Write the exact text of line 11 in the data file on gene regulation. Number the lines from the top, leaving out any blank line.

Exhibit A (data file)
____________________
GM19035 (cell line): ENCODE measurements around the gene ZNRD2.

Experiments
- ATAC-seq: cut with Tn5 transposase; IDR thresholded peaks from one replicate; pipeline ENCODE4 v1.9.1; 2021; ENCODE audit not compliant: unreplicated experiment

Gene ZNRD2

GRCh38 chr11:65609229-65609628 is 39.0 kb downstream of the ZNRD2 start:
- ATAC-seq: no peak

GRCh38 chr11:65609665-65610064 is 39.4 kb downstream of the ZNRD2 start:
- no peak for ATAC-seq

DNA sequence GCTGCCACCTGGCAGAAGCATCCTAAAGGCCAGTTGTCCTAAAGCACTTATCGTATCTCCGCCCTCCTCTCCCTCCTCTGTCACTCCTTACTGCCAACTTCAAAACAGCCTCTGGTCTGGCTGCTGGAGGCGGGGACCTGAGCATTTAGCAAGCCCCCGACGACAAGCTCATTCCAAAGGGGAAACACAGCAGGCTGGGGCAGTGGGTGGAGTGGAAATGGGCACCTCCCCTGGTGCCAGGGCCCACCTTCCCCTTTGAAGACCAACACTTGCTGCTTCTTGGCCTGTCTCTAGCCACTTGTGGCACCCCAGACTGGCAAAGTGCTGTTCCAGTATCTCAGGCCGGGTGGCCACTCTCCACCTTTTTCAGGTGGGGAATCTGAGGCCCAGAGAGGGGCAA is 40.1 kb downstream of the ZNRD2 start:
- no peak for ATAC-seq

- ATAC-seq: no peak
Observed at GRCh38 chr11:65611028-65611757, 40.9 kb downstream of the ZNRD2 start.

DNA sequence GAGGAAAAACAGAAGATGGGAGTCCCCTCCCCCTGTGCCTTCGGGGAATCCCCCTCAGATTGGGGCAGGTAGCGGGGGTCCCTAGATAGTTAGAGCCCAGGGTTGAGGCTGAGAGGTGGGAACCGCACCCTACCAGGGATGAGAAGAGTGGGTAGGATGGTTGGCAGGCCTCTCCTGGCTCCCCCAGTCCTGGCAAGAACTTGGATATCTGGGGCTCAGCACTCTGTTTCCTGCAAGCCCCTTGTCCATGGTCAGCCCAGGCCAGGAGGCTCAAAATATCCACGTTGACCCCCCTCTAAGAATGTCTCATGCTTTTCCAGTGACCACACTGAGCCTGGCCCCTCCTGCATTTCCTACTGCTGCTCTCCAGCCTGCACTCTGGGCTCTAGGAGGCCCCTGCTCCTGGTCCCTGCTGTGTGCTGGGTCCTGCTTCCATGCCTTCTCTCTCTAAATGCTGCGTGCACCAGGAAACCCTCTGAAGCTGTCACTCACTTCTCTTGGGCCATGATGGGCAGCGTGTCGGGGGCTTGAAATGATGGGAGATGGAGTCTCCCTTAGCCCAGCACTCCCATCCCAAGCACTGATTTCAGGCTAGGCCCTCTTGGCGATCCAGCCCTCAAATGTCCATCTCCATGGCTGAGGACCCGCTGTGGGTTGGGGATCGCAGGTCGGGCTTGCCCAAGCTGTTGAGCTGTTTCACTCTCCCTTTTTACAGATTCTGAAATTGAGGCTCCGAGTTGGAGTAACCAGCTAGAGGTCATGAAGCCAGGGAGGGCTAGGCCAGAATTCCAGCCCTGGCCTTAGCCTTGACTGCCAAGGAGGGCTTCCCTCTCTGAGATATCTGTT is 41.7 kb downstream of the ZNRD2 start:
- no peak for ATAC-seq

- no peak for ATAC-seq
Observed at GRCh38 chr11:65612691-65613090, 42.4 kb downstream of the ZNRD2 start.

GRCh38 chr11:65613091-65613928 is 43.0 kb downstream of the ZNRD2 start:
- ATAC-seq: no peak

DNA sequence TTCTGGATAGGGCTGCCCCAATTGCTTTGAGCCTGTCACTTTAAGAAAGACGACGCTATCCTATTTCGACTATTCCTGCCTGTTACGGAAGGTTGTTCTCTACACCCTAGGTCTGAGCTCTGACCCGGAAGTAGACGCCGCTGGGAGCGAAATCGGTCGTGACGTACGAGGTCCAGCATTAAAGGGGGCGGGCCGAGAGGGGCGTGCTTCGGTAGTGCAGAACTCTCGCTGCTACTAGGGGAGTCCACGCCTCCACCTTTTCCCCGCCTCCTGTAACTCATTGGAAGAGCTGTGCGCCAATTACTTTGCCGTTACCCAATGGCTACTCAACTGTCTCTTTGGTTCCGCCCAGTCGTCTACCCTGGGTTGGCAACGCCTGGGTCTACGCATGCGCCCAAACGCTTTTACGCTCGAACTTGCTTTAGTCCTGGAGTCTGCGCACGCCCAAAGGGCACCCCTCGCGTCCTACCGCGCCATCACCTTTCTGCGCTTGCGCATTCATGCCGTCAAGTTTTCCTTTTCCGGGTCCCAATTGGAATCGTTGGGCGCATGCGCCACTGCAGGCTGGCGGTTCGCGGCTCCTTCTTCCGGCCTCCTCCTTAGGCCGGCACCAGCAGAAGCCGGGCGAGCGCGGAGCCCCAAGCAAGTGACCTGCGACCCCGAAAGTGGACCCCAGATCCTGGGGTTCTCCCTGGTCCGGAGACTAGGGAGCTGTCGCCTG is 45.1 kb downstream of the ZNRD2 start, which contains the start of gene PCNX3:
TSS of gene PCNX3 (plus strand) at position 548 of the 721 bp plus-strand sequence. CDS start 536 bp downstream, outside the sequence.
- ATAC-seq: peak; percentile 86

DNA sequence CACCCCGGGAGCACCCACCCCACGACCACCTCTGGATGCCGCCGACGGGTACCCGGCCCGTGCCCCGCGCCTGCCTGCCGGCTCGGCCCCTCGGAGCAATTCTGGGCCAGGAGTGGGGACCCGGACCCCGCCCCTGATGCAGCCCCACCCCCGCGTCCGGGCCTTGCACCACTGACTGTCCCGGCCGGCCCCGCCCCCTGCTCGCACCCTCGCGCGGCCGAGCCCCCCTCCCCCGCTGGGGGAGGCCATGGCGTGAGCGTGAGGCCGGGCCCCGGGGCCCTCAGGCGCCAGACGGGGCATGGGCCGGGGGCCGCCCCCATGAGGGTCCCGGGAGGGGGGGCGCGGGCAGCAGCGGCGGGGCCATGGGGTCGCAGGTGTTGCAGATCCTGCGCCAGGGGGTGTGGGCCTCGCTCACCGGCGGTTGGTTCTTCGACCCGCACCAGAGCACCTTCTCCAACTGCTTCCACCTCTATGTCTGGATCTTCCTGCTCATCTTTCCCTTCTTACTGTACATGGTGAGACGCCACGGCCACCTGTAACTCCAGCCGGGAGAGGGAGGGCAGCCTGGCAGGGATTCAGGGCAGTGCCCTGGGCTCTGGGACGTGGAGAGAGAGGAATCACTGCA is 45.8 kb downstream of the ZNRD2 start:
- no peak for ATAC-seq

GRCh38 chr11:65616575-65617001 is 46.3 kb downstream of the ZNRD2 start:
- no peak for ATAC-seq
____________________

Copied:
- ATAC-seq: no peak